A form of sibling rivalry seems to include who is able to be next to a parent — it’s almost a kind of jealousy. I wonder if regular proximity might influence a parent’s decision to allow a certain youngster to stay on a little longer. Certainly that individual would have a survival advantage over a sibling who left — that’s one of the survival perks of having a territory to stay on. I just read in Wikipedia about starlings kicking their siblings out of the nest to insure they get all the parental attention and therefore a better chance at survival and reproductive survival — their rivalry goes as far as siblicide. Getting a sibling out of the way, out of the picture, seems involved sometimes with coyotes. Interestingly, Wikipedia even uses human step-siblings as examples of a siblings’ need to displace other siblings for their own advantage: did you know that murders in this group are higher than between other groups? This is how intense these rivalrous sibling feelings can be.

I’ve noticed that youngster males are allowed to remain in a family much longer when a Dad isn’t around — say, he died and another alpha male didn’t take his place — or when dad has become enfeebled by old age and may need the youngster to help defend the turf. I’ve seen such a male then move up into the alpha position — yep — becoming his mother’s mate.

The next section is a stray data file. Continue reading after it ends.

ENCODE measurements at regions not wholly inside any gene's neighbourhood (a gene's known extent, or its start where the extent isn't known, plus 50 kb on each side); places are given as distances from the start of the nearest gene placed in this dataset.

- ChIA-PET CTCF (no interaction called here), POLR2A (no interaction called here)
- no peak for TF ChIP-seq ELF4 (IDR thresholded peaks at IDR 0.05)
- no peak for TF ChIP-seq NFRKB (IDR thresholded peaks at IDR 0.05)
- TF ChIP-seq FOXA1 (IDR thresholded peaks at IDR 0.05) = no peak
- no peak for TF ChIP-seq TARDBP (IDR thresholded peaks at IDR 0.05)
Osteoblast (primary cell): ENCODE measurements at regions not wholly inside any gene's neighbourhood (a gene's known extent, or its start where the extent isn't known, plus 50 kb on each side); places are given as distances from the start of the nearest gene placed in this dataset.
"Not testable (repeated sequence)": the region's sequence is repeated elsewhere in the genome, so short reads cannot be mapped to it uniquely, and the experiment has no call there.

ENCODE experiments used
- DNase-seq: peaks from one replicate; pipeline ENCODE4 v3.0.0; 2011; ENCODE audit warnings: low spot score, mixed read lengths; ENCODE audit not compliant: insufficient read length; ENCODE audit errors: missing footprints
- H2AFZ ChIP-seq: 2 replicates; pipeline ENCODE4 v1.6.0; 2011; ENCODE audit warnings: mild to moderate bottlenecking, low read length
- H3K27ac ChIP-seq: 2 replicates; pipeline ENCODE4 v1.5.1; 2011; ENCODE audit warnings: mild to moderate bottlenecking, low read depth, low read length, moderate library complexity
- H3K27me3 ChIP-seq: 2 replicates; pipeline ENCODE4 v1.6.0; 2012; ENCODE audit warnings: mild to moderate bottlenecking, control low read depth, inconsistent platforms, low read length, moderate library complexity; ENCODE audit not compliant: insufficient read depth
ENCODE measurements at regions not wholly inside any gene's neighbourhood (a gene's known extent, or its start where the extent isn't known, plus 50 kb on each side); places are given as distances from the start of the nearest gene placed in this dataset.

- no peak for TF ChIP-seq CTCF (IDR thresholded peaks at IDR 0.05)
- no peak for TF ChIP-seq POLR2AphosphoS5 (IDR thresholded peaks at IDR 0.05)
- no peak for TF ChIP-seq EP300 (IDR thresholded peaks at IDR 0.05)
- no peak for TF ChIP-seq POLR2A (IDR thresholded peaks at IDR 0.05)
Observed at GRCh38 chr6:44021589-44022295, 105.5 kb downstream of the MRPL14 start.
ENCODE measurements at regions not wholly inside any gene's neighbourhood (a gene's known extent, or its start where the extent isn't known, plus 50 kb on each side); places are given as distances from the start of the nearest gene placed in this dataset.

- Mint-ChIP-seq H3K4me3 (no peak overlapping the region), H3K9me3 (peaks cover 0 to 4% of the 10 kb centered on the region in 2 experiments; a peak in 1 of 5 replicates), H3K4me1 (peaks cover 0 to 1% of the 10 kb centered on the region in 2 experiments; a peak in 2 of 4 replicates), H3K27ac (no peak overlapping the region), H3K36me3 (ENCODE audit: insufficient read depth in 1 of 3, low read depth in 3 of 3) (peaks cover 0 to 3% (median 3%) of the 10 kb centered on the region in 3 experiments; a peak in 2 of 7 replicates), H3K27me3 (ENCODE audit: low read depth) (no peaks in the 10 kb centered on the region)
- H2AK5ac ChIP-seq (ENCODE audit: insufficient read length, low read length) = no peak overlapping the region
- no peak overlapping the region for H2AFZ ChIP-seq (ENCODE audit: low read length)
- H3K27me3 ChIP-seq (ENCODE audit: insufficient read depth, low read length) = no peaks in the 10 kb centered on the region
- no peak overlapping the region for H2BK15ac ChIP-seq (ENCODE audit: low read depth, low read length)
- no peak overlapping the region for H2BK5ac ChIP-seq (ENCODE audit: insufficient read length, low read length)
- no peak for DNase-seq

It’s after leaving home that dispersal becomes dangerous for urban coyotes. This is due to cars — cars are their chief killers in cities, due to hostile territory-owning coyotes who drive them away, and due to unfamiliarity with new terrain. They appear to search for new homes mostly at night, when it’s safest for themselves.

BTW, a couple of times, I’ve seen a dispersing, “foreign” injured yearling youngster accepted as a visitor by an alpha female in another territory: it’s really altruistic behavior. I don’t know how common this is. More often, I’ve seen dispersing youngsters being repulsed by territorial owners.

Here are some dispersal directions and final destination I’ve been able to track in San Francisco (center photo — clicking on it will enlarge it for you):

To the left: rivalrous siblings duke it out. Center: some dispersals that occurred within the city (most youngsters move south and out of the city); Right: dispersal is a dangerous time for coyotes — cars are their chief killers.

During dispersal, a brave and strong yearling could end up fighting for a territory within the city where they detect weak or aging alphas — this happened in the Presidio in 2019. Or, a lucky coyote just might find a vacated niche here in the city — this happened at Bernal Hill in 2016. A youngster may wait it out on the periphery of a territory having assessessed one of the alphas to be weak, and then move in when the opening occurs: this happened in the Presidio only a couple of years ago. However, most dispersing youngsters seem to move south and out of the city because all territories within the city are already taken (per Presidio study).

In this video, a mother coyote wallops her yearling daughter to either disperse her or to instill fear in her so she won’t reproduce. Notice Mom is being aided by her son, her daughter’s younger brother, who appears to be simply copy-cating his mother’s mean behavior. In this particular instance, daughter was regularly cozying up to dad. This particular situation ended up with the parents leaving the territory to their daughter because she would not leave.